• Naturally, this incident is being likened back to the Jim Bakker and Jimmy Swaggart scandals of the late 80's. It seems, at least so far, that this is less huge, for several reasons, but mainly because Haggard is not near as popular as either Bakker or Swaggart were. Here is a BBC news brief of the Swaggart situation to put it into perspective. No, this is a smaller thing.

    However, there certainly are some repercussions. I have met Haggard personally on one occasion. I have heard him speak on several occasions. I have read all of his early books. If you remember, I put his The Life Giving Church as 3rd on the most influential books in my life. I was accepted into the 24/7 discipleship program coming out of high school (I didn't end up going). Churches I am and have been a part of have done his "Loving Your City Into the Kingdom" projects and are members of the "Life Giving Network." Needless to say, there are not too many prominent ministry figures that could have fallen that I would have been more connected with (Perhaps Erwin McManus or Bill Hybels). Having said that, allow me to make a few statements about this incident.

    1. May We Maintain an Appropriate Response

    I think the 2 most common responses to this issue are to either say "Everyone sins; it is not a big deal," or "Crucify, crucify!" I think that both are unhealthy and inappropriate, and that the proper response is somewhere in the middle. This is very much a big deal, but we must hope and pray for forgiveness and restoration, rather than lifelong estrangement.

    2. Be Thankful for the New Life Accountability Board

    Not every church has the oversight that New Life does. That is one of the things Haggard stresses in his writings and that caught on more after he wrote about it. They have a very good accountability board that has and will continue to handle the situation well. One of the reasons Swaggart fell so hard is because he rejected the decision of the oversight committee. Haggard's best ally for his restoration and spiritual growth from this incident is the oversight team. It appears that they have done their job.

    3. He Seems Repentant

    Until I read his confession earlier, I was very concerned. Up to that point, Haggard had not seemed contrite and repentant. After reading his letter, however, it seems that he has become broken before God and has repented.

    4. May We, As Young Leaders, Get Our Lives in Order

    If there is one thing to take away from this, it is that we as young leaders must get our lives in order NOW. Do not put problems off, for they will catch up to you. "Your sin will find you out." These are not scare tactics. Rather, the battle is too important to lose anymore casualties like we have been. The Enemy will show no mercy. May we, as young men, draw a line in the sand and say that pornography and sexual addiction will stop with us. May we raise up a standard of purity that may be emulated. May we be the kinds of leaders that can and will change the world because our character is strong enough to handle the weight of our successes.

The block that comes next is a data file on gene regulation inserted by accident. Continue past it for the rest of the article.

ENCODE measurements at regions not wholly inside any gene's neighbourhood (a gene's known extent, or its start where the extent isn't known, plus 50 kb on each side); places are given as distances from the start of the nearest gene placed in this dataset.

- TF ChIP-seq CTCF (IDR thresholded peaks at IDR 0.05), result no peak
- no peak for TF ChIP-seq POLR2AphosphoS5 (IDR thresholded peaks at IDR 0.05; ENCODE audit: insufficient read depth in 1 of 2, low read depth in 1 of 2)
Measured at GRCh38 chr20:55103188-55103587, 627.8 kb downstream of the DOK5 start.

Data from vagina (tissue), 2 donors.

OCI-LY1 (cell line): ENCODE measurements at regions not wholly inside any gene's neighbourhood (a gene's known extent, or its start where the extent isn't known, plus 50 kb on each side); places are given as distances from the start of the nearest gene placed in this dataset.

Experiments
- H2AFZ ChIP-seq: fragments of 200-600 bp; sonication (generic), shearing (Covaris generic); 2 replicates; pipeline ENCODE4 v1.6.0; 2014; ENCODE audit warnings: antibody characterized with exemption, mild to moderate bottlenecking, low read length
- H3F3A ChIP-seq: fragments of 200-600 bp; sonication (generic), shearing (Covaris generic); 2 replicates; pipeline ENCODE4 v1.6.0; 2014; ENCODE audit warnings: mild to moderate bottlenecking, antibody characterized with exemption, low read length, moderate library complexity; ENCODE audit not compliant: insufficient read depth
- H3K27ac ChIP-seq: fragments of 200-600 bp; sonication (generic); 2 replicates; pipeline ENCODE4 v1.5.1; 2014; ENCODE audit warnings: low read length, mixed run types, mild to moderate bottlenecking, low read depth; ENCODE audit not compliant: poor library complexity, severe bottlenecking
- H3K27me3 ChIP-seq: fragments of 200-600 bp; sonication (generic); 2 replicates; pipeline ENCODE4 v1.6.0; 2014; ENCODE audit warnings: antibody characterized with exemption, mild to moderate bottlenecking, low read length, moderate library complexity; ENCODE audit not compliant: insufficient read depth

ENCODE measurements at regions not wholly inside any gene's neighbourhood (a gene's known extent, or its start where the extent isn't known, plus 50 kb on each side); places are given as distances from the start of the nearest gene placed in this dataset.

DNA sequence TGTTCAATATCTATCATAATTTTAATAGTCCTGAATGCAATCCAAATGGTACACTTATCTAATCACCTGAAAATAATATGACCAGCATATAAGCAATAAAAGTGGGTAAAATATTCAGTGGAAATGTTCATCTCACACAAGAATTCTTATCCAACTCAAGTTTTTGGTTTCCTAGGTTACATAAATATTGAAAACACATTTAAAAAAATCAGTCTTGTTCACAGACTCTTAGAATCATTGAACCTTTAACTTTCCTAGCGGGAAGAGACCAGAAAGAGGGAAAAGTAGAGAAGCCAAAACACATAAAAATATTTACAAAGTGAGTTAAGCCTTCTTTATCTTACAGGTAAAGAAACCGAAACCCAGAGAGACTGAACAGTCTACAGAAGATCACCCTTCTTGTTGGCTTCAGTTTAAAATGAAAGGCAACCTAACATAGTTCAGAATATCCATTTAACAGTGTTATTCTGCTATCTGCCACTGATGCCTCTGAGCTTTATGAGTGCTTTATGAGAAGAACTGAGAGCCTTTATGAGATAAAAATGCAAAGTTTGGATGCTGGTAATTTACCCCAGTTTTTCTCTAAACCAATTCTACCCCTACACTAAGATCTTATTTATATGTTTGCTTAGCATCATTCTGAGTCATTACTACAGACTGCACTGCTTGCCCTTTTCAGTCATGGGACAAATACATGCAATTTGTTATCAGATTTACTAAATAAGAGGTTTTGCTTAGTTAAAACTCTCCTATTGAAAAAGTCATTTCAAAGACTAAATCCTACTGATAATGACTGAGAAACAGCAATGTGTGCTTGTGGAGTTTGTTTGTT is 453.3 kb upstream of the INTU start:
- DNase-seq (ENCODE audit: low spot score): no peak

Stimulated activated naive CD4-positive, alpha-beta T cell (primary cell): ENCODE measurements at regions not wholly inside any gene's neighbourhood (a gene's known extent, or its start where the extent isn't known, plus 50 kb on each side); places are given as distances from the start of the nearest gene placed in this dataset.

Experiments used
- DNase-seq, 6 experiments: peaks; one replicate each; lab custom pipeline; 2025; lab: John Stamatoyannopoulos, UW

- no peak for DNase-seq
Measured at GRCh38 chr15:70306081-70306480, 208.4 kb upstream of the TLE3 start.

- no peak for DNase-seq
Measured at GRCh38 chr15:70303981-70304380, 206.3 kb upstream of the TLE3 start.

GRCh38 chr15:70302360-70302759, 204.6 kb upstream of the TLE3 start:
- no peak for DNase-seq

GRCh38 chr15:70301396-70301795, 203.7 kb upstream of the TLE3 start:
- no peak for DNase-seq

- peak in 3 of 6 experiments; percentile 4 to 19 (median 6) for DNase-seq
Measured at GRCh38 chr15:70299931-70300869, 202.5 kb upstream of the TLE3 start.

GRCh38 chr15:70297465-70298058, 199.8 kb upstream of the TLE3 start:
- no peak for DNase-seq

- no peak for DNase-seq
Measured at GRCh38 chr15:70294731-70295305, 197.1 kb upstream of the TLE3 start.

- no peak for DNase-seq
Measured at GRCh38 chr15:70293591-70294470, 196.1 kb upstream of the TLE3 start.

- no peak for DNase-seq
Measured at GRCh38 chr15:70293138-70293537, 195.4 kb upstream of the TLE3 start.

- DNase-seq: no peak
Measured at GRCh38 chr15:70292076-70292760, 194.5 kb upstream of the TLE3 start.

Saddam Sentenced to Hang

    News came out today that Iraqi dictator Saddam Hussein will face the gallows, along with 2 of his subordinates. After a 9 month trial, one in which 3 defense attourneys and 1 witness was murdered, some manner of justice is finally served, and Saddam will hang. Seems appropriate (doesn't it?) a country so far behind in the political and social worlds would resort to one of the oldest styles of execution to forever down this director of evil.There is now an appeals process, which could take awhile. But, if the death sentences are upheld, they must be carried out in 30 days. So, in a little over a month, Saddam may be no more. By Christmas, this world may be short 1 evil dictator.

    The question I am pondering is “What do I think about this?” I am about 80/20 against the death penalty (a recent change) and am still wrestling with that reality. The reason is because I believe that God can change even the evilest of hearts…and since escape is never an issue, why execute? However, if there has ever been a time to utilize the death penalty, I would suspect this is it. So, I go back to “What do I think about this?” I ask myself what many of the feelings of the Shiites and Kurds might be. I suspect relief. Relief to know that the man who slaughtered countless numbers of their brothers and sisters will not longer be able to do so. Relief to know that, despite the apparant power that still seems to exist, no escape will be possible after Saddam is dead. Relief to know that it is possible for justice, or some sense of it, to be served in their homeland. As our President said, "Today, the victims of this regime have received a measure of the justice which many thought would never come." In addition, though, I suspect their is some uneasiness as well. What waits around the corner? War? Death? Peace? Who knows? The future remains very uncertain. However, I have to think that with such a powerful and evil person about to be dead, things have improved.

    So, as I continue to suspend judgment on this issue, I am tempted to waive my position on the death penalty, and think that this is probably the right thing. May we continue to lift up and support our fellow humans in this war torn land. May God show his face in a land that is still so dark.